While practitioners may not use the sterile clinical language as mentioned above when talking about adverse effects of orthodontic treatment or dentistry in general to their patients, making sure the patient has at least a reasonable layman’s understanding may help both parties know that they are “on the same page”. This approach can help mitigate later misunderstandings if treatment or patient expectations come into question.

If there is doubt that informed consent may be misunderstood or only partly understood by a layman, a practitioner need only look at the American Association of Orthodontists informed consent (1) form.  Although an excellent well thought out document, it informs the patient using dental jargon for the most part. Granted, this dental “language” may be required for legal purposes.

Arguably however, it is understandable that a patient might have some difficulties answering an honest  “yes” to the signature acknowledgement, “I hereby acknowledge that I have read and fully understand the treatment considerations and risks presented in this form.”.

As mentioned earlier, patients routinely glance over these types of consent forms and sign them without really knowing the contents. They generally rely and trust what the orthodontist has told them and leave it as that.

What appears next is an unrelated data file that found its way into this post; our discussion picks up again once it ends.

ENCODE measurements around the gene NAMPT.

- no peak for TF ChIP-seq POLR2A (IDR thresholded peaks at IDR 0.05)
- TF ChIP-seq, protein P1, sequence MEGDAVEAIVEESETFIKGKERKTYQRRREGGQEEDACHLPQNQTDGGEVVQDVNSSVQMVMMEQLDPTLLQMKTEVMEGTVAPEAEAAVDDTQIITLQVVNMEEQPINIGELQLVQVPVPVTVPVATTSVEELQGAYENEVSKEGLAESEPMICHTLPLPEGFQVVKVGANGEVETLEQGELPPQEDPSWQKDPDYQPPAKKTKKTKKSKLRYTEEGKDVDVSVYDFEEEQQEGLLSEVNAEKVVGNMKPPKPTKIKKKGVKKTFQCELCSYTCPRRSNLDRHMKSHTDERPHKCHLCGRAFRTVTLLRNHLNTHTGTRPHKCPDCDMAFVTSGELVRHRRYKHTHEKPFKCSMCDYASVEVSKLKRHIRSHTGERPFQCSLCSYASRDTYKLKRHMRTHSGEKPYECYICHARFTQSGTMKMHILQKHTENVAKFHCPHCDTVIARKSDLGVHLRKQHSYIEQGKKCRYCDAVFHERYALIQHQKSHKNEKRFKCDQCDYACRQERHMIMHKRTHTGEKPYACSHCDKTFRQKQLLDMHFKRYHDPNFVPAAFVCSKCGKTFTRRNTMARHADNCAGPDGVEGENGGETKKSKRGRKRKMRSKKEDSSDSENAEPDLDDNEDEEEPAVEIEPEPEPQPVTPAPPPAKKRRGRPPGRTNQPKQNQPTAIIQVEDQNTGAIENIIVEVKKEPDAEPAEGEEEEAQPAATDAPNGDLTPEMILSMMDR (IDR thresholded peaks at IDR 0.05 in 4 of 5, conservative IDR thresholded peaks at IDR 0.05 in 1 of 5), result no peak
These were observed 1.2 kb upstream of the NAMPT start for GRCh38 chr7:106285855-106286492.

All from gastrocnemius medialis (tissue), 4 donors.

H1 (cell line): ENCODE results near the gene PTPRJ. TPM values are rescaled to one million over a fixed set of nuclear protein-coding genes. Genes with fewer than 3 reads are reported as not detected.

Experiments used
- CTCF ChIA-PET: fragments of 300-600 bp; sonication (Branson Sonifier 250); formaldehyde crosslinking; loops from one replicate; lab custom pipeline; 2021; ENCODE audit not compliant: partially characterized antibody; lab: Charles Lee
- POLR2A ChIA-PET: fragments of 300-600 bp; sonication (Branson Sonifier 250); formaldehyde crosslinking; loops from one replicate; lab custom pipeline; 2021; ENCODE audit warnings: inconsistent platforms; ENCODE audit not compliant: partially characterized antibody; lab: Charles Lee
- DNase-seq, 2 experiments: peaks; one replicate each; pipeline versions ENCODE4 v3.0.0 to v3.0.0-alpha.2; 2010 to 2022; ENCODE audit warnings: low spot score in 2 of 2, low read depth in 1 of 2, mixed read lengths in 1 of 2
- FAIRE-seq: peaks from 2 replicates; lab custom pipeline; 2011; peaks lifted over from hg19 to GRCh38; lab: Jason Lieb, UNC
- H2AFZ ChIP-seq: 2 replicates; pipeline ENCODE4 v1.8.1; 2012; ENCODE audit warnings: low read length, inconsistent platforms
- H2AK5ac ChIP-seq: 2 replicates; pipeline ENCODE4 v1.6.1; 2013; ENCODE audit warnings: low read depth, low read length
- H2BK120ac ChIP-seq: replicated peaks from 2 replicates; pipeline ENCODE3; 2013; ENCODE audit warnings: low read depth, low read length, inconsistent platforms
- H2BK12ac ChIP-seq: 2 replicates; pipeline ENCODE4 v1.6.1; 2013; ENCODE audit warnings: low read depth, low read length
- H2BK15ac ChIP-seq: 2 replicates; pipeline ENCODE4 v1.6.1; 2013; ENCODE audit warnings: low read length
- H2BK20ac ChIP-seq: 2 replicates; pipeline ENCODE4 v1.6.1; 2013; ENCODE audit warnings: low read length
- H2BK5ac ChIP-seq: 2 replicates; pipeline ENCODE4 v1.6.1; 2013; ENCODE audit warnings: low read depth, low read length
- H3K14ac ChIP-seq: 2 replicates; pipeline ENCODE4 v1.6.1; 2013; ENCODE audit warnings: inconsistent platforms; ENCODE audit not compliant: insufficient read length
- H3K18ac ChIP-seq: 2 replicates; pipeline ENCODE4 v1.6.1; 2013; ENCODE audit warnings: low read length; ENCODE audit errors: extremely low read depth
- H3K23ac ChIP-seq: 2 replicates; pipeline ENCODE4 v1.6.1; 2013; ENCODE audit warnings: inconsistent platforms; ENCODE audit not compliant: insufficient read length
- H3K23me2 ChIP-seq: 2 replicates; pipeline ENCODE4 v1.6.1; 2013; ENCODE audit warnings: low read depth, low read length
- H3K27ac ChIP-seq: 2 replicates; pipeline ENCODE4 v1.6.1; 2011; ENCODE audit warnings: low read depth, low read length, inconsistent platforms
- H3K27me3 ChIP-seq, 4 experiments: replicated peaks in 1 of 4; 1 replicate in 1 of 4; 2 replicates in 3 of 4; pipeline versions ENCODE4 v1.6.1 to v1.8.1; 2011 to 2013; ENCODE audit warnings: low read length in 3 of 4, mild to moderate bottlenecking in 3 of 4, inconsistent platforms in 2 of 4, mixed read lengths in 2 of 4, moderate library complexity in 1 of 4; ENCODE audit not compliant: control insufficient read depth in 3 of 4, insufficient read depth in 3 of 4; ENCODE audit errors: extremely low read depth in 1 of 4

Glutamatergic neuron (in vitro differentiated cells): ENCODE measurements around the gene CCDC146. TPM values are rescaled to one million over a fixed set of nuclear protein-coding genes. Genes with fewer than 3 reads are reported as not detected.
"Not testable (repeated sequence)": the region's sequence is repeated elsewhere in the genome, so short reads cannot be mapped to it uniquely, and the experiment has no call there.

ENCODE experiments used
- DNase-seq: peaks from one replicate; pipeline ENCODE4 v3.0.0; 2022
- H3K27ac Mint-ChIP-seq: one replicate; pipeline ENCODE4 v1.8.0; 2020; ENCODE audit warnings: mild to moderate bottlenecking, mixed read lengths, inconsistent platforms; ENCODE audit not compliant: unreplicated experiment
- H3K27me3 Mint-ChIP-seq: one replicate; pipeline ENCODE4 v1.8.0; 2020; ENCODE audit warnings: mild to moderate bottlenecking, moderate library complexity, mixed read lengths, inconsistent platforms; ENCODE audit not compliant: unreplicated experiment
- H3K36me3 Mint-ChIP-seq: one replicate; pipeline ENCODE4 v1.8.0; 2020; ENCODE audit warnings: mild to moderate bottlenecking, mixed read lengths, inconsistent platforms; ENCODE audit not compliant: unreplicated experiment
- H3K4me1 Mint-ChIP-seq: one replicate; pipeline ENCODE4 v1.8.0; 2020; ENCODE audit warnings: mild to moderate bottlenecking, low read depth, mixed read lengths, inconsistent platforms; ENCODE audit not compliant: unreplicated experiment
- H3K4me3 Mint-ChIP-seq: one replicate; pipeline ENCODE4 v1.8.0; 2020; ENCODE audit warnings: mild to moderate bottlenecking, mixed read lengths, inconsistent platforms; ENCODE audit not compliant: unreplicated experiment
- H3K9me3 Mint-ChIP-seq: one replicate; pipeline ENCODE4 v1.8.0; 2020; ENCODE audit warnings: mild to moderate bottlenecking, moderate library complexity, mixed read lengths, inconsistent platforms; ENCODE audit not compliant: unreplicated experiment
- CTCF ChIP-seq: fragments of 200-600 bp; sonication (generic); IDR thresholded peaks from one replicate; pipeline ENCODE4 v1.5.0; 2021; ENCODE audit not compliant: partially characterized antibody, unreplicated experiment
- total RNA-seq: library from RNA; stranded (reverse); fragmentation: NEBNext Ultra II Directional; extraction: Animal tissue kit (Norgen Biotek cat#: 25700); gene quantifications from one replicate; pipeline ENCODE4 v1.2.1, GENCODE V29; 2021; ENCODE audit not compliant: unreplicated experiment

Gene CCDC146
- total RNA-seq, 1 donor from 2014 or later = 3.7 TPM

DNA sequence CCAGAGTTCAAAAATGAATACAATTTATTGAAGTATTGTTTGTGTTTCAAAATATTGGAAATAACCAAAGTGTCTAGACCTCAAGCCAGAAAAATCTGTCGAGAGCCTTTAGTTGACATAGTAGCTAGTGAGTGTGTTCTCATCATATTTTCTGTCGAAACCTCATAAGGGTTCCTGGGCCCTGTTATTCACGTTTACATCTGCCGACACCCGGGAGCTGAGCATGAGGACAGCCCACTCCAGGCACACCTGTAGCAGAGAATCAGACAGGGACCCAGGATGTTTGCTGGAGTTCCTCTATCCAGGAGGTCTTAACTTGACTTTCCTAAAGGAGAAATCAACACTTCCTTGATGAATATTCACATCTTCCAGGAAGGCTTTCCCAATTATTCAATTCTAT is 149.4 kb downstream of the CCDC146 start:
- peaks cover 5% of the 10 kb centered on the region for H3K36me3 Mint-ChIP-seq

Explaining Orthodontic Adverse Effects – Analogies, Metaphors and Similes

A common strategy when attempting to explain complex problems (2)  in meaningful layman’s terms is the use of metaphors, similes and especially, analogies.

  • Analogy: compares things so that a relationship between them can be understood.
  • Simile: compares things by using “like” or “as”, e.g., an implant is like the root of a tooth.
  • Metaphor: compares by saying “is”, e.g., An implant is a “tooth root replacer”.

These methods may be helpful when outlining the nature of orthodontic treatment adverse effects during informed consent discussions.

While each practitioner will have preferences for creating unique analogies (3), similes or metaphors for their own patients and case situations, some examples of possible analogies involving some adverse effects are offered as a starting point.

  • Enamel decalcification – A suggested analogy is a comparison of how household products containing acid may erode, discolor or otherwise damage surfaces. This analogy can be combined with an explanation of how proper oral hygiene practices prevent acid from plaque and food debris from remaining in contact with the enamel around bracket edges, etc., causing “white spots”. Further, that in most cases any damage is usually temporary or can be easily treated micro –abrasion (“sanding”).